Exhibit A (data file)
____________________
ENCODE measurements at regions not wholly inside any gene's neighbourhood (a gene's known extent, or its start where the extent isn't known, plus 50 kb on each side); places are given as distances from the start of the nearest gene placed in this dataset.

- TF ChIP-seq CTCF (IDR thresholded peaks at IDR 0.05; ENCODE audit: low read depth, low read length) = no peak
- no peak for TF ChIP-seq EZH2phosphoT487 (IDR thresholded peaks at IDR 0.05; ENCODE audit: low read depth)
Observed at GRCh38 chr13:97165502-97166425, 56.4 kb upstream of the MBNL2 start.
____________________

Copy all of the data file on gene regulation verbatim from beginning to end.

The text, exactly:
ENCODE measurements at regions not wholly inside any gene's neighbourhood (a gene's known extent, or its start where the extent isn't known, plus 50 kb on each side); places are given as distances from the start of the nearest gene placed in this dataset.

- TF ChIP-seq CTCF (IDR thresholded peaks at IDR 0.05; ENCODE audit: low read depth, low read length) = no peak
- no peak for TF ChIP-seq EZH2phosphoT487 (IDR thresholded peaks at IDR 0.05; ENCODE audit: low read depth)
Observed at GRCh38 chr13:97165502-97166425, 56.4 kb upstream of the MBNL2 start.